SW: That’s awesome. And yay for supportive, tech-savvy husbands! I have one of those, too. Speaking of Jeff, the two of you have a musical duo -The Smudges – have you been able to make music together these last few months?
MP: Of all the chamber groups I have, it’s the one that’s kept going! We’ve only been doing the Smudges for two years, but we have a bunch of music from the shows we have played. Jeff writes most of the music, but we also asked other people to write for us. Since Covid we had time to work on a new piece by our friend and accordionist Guy Klucevsek. We did a couple of very small outdoor backyard concerts, and then we did Brad Dutz’s Sunland Streaming Series Concert. We were supposed to do a recording of a fantastic Tom Flaherty piece, but I injured my hand and was out of commission for a few weeks. But we’re back, we just started rehearsing again, and we’re working on a recording. We’ve been playing these pieces now for a couple years, and we’re sort of ready to move on, but we want to record them first. It has been fun to not have to commute to rehearsals. Scheduling is like well should we go after dinner, or before I start teaching or whatever, so it’s fun.
SW: I’m so glad you guys can do that!
MP: Yeah, it’s really nice. And, it’s one of the more unusual groups I’m in: it has improvisation, it has somebody playing electronics all the time. It’s not quite defined exactly what genre it is because it’s got a little jazz. It’s got a little bit of new music. So it’s got a little bit of everything in it.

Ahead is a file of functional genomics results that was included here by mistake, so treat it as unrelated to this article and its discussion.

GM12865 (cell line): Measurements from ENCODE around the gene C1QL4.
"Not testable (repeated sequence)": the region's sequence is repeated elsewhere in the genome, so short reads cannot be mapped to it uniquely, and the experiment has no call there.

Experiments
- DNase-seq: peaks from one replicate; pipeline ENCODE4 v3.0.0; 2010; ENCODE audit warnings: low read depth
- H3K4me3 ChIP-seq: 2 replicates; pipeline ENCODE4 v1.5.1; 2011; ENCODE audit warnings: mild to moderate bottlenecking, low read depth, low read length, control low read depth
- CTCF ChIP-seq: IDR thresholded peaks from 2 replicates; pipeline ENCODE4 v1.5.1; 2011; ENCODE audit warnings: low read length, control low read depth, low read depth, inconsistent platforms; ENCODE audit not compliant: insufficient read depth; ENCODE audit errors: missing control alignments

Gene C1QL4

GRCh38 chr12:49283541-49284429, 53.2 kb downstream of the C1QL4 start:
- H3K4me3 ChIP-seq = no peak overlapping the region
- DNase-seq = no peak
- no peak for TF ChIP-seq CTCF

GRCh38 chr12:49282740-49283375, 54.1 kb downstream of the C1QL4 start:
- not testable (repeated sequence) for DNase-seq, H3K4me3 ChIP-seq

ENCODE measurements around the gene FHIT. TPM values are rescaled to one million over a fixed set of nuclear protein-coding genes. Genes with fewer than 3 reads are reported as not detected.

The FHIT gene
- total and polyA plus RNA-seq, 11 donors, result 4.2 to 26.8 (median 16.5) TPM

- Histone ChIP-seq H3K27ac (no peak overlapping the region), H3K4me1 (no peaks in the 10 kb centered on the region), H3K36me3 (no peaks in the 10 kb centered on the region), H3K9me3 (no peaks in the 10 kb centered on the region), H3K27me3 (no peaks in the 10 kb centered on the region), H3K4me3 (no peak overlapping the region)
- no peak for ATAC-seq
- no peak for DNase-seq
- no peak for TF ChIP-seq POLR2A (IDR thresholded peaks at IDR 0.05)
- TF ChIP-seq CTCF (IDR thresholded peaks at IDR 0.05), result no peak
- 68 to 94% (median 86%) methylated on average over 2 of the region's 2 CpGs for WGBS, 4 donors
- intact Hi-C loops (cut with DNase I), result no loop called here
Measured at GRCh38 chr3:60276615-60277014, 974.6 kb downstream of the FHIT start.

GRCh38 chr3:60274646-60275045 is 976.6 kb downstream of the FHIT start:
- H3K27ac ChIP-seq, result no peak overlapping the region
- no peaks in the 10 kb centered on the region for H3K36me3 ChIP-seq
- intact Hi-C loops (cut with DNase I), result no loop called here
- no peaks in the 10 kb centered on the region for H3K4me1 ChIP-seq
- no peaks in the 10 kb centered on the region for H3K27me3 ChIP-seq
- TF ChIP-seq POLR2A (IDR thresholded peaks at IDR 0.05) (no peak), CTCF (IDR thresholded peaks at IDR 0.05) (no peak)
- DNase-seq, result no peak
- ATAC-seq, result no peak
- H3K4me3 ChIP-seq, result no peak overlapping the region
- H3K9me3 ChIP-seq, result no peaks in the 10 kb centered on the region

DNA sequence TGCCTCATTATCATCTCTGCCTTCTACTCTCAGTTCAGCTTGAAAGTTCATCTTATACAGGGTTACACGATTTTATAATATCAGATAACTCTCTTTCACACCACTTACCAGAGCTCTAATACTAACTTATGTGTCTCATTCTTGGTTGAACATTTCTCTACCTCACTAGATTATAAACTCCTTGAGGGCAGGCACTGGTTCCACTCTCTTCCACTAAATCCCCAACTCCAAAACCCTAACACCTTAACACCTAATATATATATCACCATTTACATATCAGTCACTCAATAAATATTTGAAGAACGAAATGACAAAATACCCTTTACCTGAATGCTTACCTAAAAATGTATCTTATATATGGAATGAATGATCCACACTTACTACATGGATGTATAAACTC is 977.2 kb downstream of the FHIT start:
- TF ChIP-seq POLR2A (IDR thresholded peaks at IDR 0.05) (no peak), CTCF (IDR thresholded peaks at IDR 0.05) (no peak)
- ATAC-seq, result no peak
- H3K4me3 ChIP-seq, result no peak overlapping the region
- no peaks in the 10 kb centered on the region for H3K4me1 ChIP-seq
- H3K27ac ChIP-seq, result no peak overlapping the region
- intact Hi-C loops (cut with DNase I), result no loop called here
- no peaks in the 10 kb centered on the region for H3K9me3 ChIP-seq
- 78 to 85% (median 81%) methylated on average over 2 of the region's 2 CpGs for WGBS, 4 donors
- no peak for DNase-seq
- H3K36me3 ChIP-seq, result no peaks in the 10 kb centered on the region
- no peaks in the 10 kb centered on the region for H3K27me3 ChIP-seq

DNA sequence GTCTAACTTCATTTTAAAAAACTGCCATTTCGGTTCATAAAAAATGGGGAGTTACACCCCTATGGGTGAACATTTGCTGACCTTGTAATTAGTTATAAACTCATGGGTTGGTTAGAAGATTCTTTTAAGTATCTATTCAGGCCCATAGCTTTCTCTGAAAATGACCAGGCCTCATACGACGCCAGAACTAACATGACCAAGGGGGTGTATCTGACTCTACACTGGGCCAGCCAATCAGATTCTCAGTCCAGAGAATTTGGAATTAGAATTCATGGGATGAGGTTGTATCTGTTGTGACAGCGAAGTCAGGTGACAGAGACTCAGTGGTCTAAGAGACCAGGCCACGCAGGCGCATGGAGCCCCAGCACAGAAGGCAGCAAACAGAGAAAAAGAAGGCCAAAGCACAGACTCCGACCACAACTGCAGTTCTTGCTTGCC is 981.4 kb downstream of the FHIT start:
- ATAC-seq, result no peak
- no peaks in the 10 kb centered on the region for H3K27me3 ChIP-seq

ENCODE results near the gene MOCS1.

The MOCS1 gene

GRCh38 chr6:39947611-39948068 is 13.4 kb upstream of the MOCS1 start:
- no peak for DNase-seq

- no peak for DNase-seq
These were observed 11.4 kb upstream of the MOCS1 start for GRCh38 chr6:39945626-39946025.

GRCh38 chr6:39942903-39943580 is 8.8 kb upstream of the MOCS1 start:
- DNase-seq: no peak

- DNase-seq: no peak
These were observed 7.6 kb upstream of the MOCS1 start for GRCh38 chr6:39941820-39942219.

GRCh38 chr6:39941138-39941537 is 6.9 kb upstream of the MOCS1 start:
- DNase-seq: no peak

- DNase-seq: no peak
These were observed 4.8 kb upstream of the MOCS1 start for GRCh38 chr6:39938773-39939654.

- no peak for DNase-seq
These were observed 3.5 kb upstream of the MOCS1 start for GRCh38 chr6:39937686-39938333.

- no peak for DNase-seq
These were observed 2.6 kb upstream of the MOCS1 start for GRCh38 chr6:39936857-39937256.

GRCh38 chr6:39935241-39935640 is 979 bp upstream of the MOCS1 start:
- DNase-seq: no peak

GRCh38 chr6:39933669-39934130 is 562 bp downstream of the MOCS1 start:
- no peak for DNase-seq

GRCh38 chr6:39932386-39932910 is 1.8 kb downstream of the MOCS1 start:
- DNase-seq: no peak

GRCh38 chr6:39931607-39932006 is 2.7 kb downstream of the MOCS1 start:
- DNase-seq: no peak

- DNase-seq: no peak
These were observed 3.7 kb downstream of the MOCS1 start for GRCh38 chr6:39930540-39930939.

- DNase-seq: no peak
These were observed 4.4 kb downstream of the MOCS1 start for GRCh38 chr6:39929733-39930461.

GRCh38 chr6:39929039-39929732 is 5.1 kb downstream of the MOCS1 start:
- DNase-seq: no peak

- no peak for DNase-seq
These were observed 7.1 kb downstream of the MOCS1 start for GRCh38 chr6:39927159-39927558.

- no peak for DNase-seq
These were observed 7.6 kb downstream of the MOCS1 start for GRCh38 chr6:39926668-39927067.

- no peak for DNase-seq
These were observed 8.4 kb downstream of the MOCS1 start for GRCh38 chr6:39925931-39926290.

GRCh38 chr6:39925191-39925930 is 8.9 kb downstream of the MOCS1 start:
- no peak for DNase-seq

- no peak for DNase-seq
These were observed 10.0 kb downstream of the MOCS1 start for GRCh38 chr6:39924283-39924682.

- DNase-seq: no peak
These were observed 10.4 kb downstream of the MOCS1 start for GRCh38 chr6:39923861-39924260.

SW: Well, it’s kind of like you! I mean, you are such a musical omnivore. You can do everything. Okay, so you come from a musical family. And I’m always curious about how people got introduced to music, presumably at a young age. Why did you pick the cello? Why did that speak to you?
MP: My mom was a pianist. Sara and I were the last two kids and I think she wanted some string players in the house. When we were four we both took violin lessons for a short time but that didn’t last. There was the Detroit Community Music School where we grew up, and my mom was teaching piano there. When we were seven, I was two inches taller than Sara, so my mom just went “cello (pointing to me), violin (pointing to Sara)”. I mean, it was really random like that. And it’s good that it turned out that way because I cannot imagine Sara playing cello. When I see that little pinky of hers at the top of her violin, I can’t imagine that little pinky doing justice in the cello. So really, it was just like that, my mom picked for us and, I think she wanted some string players to play with, too.
SW: I love that story. So, since we’re putting out these interviews to kind of promote and market this high school composer initiative that we have, I think that maybe the applicants might be interested in hearing what their mentors were like during high school. Can you tell us a little bit about that?